More about Yahoo Mail phishing

In a previous post, I explained about how Yahoo Mail accounts can be compromised by phishing.

In this blog post, I am going to be brief and just expose the phishing information and hosts used.

Step 1 – Looking at the email




Lots of red flags here, just by looking at the email:

  1. The email sender’s apparent address is weird
  2. The email’s subject is also unusual
  3. The email’s body is also fishy and not true

Step 2 – Revealing the real sender

Click on the sender to reveal the actual email address:









Now we can see that the real sender is “”. It could be this is the real malicious user or not, but anyway.

When I search for this email on Facebook, I found this profile:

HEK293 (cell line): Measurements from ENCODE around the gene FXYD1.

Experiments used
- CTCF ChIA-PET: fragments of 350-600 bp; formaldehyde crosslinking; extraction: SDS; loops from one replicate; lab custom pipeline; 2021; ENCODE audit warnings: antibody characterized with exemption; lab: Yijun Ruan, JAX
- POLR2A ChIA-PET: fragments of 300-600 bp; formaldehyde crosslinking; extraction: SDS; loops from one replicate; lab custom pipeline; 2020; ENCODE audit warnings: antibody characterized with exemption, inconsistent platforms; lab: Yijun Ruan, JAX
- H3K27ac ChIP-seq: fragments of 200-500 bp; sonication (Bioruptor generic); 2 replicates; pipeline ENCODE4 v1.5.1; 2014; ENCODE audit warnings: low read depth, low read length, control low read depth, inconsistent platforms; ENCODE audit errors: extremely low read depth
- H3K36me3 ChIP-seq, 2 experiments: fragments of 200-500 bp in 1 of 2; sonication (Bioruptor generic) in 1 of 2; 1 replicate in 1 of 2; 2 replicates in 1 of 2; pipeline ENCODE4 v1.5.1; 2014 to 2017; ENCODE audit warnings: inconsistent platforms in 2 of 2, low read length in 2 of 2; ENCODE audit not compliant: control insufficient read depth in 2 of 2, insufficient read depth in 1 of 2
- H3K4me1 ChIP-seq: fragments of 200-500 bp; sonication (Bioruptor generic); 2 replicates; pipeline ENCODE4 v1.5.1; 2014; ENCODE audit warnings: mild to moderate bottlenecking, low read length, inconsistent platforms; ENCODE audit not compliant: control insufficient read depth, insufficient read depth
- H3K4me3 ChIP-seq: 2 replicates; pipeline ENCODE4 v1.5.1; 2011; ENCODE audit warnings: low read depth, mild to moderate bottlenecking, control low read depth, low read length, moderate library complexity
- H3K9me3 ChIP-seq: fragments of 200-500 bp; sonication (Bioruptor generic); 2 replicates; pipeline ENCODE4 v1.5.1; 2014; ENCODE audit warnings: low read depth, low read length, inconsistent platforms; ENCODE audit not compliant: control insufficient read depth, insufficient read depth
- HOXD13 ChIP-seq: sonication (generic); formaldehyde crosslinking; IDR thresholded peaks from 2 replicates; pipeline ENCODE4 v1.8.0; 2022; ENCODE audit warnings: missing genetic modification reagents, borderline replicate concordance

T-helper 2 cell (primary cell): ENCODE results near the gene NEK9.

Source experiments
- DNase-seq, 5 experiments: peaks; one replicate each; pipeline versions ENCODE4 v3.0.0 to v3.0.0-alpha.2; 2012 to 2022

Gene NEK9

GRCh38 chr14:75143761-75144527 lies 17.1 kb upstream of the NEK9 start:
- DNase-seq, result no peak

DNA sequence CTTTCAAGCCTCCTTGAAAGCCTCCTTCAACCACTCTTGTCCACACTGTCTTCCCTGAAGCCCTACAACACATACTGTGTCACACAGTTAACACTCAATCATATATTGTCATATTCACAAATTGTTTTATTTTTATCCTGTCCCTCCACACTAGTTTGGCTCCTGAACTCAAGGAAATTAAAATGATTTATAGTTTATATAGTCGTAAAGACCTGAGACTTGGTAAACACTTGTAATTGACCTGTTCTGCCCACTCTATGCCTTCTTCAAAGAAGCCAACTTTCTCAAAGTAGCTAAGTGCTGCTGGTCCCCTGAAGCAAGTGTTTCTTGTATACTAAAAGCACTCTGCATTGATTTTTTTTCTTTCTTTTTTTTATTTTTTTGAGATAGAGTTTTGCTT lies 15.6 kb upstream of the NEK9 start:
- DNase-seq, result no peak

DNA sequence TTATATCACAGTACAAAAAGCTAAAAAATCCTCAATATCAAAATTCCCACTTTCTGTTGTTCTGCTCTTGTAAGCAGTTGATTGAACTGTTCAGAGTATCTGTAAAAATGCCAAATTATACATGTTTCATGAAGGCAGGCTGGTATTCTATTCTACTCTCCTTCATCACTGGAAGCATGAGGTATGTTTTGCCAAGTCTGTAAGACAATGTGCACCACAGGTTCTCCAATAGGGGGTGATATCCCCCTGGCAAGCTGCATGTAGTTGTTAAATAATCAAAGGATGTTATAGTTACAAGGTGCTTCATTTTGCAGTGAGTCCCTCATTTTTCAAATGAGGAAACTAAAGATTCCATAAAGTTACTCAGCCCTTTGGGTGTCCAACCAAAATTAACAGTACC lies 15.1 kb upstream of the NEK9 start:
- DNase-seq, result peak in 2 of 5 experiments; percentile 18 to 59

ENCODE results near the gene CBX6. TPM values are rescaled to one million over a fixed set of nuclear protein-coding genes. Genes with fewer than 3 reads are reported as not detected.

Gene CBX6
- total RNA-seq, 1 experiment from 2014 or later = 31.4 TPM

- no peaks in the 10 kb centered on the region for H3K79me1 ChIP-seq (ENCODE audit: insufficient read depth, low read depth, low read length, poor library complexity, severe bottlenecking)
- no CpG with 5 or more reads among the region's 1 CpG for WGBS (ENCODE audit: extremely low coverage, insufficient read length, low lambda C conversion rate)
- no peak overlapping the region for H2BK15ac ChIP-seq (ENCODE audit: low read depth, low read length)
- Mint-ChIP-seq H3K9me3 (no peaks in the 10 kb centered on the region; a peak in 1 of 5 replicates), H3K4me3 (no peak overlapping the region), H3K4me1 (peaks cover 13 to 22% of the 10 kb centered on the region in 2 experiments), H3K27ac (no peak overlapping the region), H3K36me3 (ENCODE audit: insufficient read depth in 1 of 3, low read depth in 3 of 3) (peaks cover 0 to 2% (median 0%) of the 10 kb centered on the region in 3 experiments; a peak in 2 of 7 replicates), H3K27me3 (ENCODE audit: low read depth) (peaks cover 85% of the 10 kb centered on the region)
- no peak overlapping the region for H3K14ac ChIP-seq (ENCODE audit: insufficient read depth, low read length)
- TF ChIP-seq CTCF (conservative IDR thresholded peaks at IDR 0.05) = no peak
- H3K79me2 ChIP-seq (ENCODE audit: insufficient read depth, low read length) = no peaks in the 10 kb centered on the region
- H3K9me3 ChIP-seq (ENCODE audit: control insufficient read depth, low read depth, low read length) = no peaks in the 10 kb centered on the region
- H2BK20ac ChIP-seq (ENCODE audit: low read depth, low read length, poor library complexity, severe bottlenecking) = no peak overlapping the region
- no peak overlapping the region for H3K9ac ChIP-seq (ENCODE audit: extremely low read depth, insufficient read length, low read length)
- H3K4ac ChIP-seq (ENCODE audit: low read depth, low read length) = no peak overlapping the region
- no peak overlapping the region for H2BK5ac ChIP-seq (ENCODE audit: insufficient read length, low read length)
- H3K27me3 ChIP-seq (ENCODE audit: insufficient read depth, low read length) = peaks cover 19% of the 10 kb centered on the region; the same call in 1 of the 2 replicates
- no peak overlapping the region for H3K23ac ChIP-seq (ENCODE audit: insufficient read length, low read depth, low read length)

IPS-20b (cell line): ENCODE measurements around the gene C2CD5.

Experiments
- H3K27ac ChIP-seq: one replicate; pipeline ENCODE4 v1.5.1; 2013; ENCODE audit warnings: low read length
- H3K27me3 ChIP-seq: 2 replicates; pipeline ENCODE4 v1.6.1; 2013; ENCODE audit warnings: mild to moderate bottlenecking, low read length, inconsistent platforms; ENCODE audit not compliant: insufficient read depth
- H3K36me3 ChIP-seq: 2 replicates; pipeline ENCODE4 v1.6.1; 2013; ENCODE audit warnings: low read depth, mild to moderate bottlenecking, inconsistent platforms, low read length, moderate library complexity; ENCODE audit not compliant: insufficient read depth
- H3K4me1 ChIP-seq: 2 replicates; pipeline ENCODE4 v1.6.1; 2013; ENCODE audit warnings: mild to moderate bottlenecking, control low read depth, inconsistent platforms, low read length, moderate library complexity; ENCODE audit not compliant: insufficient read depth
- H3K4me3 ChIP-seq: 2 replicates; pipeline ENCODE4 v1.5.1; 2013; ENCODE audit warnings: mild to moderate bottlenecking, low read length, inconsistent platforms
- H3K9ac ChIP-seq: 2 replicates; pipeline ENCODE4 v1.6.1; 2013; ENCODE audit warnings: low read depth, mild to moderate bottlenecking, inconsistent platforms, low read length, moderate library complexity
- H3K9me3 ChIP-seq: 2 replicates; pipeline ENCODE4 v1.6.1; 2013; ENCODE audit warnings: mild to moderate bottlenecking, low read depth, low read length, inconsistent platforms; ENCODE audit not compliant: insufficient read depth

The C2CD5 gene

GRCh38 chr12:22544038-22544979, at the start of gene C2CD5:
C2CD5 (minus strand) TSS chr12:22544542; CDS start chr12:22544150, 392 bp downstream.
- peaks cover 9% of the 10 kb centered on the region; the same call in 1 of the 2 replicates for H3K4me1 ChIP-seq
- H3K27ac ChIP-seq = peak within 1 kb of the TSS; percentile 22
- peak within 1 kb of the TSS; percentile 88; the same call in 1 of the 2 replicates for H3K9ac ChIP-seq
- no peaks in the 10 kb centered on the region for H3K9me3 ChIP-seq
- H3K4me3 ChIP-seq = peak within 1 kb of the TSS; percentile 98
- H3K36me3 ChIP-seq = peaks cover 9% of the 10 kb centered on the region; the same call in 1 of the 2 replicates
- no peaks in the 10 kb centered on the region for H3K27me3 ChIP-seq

Which in reality could be nothing.

Step 3 – Investigating the link in the email

In step one, the malicious email sender invited you to click on an address to fix the aforementioned “problem”.

Do not click, instead, hover the mouse over the link and look at your status bar. You will see something like this:


This is a shortened address. In this case, it is used to hide the malicious web address. Let us use the to reveal the real address:


The address is, obviously, not related to Yahoo! It is: “”.

I don’t advise you to go to that address, there could be a browser exploit or equally the phishing site.

The phishing site is supposed to look like Yahoo mail:

DO NOT enter your user name and password on that FAKE SITE!

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